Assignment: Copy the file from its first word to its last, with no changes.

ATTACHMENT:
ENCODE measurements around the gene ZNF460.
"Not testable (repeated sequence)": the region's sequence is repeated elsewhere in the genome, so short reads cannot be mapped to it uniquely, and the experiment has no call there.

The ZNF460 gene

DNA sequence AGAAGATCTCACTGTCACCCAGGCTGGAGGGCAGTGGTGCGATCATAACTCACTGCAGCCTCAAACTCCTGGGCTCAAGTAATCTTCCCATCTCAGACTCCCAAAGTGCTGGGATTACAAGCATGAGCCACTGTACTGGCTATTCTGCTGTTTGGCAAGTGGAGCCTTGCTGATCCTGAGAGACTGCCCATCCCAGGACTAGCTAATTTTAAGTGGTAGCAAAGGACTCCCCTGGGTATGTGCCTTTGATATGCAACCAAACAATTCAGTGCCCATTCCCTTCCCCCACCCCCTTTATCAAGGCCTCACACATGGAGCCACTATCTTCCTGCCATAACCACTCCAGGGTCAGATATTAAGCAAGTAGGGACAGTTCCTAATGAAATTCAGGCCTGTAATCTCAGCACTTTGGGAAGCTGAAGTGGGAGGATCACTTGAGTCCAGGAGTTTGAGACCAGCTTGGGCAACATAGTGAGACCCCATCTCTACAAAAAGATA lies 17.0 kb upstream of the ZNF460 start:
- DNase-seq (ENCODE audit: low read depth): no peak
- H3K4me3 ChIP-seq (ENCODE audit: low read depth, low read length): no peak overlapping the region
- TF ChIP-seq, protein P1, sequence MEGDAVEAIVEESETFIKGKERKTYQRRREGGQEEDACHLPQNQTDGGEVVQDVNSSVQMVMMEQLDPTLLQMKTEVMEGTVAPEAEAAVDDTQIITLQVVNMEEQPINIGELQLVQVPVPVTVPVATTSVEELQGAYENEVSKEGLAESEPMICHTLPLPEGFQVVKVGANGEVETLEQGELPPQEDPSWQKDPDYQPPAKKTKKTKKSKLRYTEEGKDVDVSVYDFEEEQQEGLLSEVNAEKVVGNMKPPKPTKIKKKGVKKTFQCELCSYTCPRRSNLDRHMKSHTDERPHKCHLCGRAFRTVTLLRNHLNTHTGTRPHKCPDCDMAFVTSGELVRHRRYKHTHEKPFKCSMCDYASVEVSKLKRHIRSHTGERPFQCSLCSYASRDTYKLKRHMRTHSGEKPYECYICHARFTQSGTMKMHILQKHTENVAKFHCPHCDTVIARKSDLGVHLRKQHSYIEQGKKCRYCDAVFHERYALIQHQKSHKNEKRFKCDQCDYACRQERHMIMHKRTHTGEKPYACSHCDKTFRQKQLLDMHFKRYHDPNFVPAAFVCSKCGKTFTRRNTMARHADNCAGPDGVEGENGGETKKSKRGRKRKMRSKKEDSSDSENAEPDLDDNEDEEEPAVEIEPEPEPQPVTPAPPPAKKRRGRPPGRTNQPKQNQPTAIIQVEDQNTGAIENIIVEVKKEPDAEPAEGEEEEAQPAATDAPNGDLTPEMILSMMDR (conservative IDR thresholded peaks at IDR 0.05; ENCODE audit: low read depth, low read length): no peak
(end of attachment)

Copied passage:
ENCODE measurements around the gene ZNF460.
"Not testable (repeated sequence)": the region's sequence is repeated elsewhere in the genome, so short reads cannot be mapped to it uniquely, and the experiment has no call there.

The ZNF460 gene

DNA sequence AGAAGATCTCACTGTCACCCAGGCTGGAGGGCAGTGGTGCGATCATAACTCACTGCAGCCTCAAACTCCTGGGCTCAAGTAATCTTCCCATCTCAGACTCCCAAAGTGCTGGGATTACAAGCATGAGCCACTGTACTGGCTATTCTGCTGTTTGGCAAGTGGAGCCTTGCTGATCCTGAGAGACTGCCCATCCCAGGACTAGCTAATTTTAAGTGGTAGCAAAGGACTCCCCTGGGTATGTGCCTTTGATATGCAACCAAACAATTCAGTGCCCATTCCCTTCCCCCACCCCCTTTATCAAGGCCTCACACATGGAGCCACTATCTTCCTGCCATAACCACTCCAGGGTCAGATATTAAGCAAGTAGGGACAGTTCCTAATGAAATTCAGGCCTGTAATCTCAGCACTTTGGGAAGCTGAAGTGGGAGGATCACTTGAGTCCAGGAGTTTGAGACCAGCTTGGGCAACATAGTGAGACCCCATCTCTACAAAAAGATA lies 17.0 kb upstream of the ZNF460 start:
- DNase-seq (ENCODE audit: low read depth): no peak
- H3K4me3 ChIP-seq (ENCODE audit: low read depth, low read length): no peak overlapping the region
- TF ChIP-seq, protein P1, sequence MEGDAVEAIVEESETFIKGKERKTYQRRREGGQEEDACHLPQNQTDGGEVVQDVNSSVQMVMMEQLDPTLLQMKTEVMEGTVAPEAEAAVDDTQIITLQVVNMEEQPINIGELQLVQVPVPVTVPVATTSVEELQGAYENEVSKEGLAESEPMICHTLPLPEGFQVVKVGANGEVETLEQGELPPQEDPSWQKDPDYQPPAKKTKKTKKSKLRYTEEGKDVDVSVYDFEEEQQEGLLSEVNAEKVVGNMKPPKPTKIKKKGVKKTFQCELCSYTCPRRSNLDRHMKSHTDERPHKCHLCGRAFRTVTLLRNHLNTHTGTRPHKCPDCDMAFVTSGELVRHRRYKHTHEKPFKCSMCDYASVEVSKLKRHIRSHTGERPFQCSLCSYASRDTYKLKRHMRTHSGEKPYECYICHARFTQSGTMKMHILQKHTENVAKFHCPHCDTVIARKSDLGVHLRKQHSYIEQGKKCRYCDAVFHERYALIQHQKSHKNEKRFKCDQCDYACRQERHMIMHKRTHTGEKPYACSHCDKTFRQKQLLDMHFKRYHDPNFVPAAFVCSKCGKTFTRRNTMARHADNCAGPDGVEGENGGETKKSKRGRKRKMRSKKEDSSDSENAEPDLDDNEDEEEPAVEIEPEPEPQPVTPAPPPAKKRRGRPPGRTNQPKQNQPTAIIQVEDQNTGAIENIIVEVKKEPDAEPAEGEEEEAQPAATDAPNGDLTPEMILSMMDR (conservative IDR thresholded peaks at IDR 0.05; ENCODE audit: low read depth, low read length): no peak